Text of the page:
It’s amazingly genius because it’s so simple–you don’t need any fancy, over-priced equipment you’re going to stop using after 4 days.  You can start today–and substitutions like “pool” or “lake” instead of “beach” are perfectly a-okay!  You just need sunscreen and some tasty beverages to stay hydrated.  A swimsuit and a towel, if you want to get in the water, are also good.  And if you want to be really fancy you can bring snacks and a big umbrella.

Happy Summer-ing!

Aloha!

MWWC #33 Once Upon A Time

This month’s wine writing challenge (#33 if you’re keeping track or ignored the title of this post) is Once Upon A Time, which was selected by last month’s winner Wining with Mel.

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To most people, Once upon a time probably makes them think of a plethora of Grimm fairy tales or perhaps a certain tv show, but not me.  Once upon a time makes me think of college.  This is because at the time I was living with my BFF and whenever she couldn’t sleep, I would hear her yelling from down the hall: I can’t sleep, tell me a story.

All of my stories (at least that I can remember–it has been few years ago!)–started with: Once upon a time in a land far, far away there was a beautiful princess named Christina.  If I were feeling loquacious, my stories would be rather long and involved, often based on my own travels.  If I didn’t, the story would be exceptionally short and sweet, like this*:

Once upon a time in a land far, far away there lived a beautiful princess named Christina, who drank all the wine in her castle. Unfortunately, her sommelier could not get her more wine immediately, so she had him guillotined, and then cried herself to sleep.  The End.

*This story has been changed to fit the parameters of writing about wine.  It is fictional and does not depict any actual person or event (don’t panic people: no castle has been depleted of their wine stores nor any sommelier guillotined!).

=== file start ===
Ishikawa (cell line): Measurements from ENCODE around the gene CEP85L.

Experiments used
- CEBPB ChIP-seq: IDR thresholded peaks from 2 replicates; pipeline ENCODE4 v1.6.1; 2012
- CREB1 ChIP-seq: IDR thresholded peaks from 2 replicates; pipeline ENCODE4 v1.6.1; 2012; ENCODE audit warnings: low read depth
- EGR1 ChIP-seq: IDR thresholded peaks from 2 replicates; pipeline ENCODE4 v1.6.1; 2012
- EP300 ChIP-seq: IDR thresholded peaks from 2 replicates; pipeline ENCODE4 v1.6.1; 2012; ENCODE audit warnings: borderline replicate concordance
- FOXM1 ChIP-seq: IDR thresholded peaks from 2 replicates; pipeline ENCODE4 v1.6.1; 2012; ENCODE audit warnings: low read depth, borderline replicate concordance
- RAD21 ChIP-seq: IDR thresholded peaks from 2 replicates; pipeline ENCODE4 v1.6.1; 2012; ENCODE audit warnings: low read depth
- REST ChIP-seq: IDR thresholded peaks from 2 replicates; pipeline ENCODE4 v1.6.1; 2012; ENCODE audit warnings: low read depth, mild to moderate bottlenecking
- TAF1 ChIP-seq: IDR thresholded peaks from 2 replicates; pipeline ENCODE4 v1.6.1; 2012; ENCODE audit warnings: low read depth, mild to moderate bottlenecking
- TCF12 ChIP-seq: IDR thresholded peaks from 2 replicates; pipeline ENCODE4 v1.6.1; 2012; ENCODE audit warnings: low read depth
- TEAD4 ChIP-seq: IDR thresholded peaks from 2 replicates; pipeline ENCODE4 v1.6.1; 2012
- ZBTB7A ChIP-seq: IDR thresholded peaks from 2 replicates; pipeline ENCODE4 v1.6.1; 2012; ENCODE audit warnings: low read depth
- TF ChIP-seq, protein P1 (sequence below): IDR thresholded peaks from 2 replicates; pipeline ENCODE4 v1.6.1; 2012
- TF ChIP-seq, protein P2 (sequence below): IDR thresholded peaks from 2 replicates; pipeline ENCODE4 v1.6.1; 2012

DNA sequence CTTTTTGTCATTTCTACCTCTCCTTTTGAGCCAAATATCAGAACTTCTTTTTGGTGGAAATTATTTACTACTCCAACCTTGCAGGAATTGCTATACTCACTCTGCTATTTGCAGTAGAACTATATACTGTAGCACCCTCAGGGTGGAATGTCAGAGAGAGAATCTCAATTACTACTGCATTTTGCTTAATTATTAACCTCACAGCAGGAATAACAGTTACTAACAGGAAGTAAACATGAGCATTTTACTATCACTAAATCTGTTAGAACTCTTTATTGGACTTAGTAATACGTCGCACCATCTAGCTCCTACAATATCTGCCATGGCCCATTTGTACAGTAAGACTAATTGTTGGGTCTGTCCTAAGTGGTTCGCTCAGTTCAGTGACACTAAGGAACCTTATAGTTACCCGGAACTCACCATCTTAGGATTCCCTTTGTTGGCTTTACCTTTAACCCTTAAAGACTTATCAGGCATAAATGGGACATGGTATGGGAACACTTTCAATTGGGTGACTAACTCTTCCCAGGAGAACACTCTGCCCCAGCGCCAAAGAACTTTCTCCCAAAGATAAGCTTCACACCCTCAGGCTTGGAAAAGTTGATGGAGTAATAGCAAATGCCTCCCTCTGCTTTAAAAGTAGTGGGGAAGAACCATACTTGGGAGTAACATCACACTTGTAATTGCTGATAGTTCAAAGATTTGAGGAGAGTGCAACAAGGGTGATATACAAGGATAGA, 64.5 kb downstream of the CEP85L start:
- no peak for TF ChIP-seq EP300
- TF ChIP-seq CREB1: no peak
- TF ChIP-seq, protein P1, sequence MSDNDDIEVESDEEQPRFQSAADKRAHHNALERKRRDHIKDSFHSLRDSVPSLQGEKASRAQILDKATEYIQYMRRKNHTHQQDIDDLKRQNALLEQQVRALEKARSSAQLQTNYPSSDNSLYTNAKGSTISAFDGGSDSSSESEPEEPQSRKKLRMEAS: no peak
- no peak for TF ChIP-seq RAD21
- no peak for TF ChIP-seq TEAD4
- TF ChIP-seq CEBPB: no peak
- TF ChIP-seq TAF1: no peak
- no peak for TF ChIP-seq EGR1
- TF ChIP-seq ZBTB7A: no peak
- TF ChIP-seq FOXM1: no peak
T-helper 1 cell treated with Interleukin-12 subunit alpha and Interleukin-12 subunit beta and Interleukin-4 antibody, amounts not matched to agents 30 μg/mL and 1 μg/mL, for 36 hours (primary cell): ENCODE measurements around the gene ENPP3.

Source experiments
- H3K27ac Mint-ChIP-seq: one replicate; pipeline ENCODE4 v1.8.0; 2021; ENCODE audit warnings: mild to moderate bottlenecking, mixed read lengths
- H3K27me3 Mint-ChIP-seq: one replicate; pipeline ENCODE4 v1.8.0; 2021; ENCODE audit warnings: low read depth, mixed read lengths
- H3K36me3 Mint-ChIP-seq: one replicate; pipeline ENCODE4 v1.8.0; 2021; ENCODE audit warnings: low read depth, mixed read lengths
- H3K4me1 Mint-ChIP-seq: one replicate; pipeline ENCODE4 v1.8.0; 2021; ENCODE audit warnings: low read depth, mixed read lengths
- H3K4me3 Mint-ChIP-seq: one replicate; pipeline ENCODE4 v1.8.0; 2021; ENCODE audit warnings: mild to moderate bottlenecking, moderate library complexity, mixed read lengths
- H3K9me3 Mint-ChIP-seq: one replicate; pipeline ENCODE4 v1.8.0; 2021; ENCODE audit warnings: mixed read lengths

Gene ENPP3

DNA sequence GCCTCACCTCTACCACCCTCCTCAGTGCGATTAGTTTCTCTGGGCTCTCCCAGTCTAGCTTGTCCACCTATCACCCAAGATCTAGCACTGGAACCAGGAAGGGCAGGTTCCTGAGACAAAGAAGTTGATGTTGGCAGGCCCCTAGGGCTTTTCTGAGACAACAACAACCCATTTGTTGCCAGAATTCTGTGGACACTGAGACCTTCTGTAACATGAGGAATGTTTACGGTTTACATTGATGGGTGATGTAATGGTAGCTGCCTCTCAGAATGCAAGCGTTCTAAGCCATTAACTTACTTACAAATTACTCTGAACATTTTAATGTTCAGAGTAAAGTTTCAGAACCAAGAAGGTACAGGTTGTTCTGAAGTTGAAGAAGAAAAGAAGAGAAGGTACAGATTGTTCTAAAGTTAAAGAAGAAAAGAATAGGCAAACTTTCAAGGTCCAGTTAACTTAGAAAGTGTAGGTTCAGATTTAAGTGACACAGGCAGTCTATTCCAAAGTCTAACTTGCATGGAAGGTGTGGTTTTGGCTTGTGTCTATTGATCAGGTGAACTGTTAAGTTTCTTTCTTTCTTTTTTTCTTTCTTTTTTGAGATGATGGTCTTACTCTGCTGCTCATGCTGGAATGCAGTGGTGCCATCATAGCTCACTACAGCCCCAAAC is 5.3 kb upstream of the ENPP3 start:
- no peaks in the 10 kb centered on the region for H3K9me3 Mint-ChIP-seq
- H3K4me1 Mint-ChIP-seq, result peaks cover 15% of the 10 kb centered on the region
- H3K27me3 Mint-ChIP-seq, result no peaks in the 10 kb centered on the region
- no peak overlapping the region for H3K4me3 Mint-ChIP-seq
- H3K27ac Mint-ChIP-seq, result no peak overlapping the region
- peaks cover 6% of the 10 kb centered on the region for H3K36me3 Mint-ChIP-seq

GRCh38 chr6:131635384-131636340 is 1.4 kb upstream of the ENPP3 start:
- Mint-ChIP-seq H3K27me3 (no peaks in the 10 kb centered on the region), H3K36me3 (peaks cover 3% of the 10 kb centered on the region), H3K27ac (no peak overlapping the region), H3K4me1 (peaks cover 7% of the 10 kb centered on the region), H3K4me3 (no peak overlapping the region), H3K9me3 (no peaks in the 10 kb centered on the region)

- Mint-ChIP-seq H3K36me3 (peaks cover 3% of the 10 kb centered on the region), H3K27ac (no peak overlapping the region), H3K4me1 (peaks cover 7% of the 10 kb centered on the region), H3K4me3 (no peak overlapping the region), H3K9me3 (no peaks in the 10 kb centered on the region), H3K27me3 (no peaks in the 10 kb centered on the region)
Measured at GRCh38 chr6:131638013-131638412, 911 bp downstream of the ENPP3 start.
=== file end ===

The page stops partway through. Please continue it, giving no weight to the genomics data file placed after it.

Of course, because it is a wine writing challenge, I feel if I just left you with a horror story about a castle with no wine and a guillotined sommelier, I would be banned from further participation in future MWWCs.   Plus, I’m feeling a bit loquacious…so Sissy, this one is for you!

Once upon a time in a land far, far away there was a beautiful princess named Christina. Princess Christina lived in a big, beautiful castle overlooking a pool small and peaceful lake and sprawling lands.  One beautiful morning, Princess Christina went downstairs to find her cook distraught.  The wine cellar was empty!  The sommelier?  Gone!  Neither of these were through any fault of Princess Christina (despite a previously mentioned horror story).  However, Princess Christina decided that moving forward she would be personally checking all references on job applications.

But hiring a new sommelier was the least of her worries–SHE HAD AN EMPTY WINE CELLAR!  What is a princess to do? Not wanting to wait through the drudgery of finding another sommelier, Princess Christina did the only thing she could think of: she loaded up her carriage and set off immediately in search of great wine.